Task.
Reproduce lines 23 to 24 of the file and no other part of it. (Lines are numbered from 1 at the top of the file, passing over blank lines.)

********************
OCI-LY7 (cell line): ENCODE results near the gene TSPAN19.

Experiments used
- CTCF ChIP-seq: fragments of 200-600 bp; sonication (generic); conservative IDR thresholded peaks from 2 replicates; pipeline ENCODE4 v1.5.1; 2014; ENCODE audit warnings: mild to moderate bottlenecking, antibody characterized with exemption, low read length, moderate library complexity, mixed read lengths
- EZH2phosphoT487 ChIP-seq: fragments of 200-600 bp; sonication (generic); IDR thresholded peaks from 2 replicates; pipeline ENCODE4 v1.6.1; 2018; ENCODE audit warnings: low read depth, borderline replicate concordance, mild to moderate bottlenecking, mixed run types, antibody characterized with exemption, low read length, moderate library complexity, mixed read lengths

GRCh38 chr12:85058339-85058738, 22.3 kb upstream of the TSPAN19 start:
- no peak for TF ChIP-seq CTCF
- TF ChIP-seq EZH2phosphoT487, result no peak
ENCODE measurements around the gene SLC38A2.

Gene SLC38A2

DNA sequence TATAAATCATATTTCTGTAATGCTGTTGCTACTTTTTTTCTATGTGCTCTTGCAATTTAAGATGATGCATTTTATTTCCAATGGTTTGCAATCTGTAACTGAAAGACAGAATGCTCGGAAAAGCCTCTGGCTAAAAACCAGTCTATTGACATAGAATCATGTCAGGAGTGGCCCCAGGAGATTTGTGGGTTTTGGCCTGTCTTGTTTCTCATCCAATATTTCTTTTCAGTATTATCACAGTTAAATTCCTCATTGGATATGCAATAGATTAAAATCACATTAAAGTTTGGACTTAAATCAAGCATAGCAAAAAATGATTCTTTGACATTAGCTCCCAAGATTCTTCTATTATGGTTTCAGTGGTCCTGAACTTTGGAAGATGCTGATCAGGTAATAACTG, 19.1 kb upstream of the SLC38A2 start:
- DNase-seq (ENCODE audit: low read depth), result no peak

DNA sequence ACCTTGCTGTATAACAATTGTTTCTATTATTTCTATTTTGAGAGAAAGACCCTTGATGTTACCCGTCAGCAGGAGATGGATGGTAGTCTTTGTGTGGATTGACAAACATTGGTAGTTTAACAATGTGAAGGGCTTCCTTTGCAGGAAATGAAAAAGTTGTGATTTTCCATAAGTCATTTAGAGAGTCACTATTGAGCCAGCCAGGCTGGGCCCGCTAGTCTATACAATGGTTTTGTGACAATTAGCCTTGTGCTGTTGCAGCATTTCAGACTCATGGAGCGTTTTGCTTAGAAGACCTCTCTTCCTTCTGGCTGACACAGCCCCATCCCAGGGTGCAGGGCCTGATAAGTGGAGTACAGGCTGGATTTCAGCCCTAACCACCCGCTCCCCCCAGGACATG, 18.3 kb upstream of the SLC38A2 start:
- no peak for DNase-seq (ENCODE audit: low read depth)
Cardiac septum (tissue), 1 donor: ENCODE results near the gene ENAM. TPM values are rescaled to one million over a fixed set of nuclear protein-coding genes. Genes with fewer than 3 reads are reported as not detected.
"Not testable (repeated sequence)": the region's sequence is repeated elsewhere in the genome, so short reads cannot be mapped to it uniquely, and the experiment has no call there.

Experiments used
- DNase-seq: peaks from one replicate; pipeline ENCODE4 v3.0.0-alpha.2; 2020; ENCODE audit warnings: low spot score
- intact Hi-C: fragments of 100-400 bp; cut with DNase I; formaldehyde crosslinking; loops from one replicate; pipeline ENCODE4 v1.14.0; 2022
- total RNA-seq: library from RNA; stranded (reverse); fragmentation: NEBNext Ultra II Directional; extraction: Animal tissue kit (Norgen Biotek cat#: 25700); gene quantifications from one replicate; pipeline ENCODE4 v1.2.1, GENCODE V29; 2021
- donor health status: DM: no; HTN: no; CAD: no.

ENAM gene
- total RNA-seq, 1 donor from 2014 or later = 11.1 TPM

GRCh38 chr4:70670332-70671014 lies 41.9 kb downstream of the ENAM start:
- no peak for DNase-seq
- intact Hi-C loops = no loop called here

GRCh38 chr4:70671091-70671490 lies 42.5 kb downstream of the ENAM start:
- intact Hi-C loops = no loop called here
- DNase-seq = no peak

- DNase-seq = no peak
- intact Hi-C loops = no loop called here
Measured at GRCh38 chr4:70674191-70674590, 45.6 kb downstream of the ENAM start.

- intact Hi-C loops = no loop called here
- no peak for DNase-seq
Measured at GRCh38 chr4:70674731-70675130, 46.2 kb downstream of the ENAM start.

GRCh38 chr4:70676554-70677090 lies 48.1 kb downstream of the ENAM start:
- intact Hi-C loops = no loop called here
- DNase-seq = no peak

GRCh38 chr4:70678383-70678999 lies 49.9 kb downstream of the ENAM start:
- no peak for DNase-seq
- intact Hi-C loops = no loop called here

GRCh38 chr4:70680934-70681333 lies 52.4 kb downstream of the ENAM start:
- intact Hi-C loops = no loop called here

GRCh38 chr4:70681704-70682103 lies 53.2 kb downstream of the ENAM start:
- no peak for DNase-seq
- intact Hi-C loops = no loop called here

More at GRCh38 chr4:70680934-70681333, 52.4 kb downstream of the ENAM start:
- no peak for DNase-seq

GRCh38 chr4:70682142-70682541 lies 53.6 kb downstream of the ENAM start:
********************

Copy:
GRCh38 chr4:70670332-70671014 lies 41.9 kb downstream of the ENAM start:
- no peak for DNase-seq